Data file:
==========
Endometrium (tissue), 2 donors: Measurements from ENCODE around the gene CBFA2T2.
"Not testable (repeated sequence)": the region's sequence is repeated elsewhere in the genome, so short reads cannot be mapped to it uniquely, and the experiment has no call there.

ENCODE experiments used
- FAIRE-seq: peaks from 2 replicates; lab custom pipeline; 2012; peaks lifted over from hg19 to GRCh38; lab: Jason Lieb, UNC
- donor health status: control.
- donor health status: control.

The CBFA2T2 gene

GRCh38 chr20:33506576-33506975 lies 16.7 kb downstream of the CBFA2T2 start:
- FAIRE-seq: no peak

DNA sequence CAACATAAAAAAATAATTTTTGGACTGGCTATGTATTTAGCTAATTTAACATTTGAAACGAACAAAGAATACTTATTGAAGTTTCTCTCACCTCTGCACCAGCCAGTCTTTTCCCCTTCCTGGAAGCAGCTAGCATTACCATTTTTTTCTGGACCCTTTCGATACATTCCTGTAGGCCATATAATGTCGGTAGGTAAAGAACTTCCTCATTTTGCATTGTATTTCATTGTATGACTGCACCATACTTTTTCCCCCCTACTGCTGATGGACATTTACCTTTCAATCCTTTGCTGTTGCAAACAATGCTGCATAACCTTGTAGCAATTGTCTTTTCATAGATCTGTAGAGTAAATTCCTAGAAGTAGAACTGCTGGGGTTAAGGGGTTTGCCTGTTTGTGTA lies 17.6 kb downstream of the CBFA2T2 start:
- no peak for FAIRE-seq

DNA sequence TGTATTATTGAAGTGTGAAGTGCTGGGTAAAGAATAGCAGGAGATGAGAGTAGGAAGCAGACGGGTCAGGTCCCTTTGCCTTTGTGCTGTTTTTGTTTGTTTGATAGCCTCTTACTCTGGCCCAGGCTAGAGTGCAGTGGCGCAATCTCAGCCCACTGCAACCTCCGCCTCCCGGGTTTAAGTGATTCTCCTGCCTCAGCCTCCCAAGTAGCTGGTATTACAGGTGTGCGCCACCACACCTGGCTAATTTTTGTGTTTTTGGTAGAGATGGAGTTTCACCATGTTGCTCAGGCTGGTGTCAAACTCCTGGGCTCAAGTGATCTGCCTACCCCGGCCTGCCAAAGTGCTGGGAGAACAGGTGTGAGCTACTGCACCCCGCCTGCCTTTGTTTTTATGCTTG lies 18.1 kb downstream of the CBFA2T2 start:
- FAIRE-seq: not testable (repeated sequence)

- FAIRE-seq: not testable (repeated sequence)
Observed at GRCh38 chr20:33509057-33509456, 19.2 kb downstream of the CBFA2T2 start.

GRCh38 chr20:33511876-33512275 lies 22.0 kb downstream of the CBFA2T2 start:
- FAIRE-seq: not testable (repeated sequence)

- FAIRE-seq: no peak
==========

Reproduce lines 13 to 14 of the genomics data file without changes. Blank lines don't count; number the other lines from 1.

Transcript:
- FAIRE-seq: not testable (repeated sequence)

- FAIRE-seq: not testable (repeated sequence)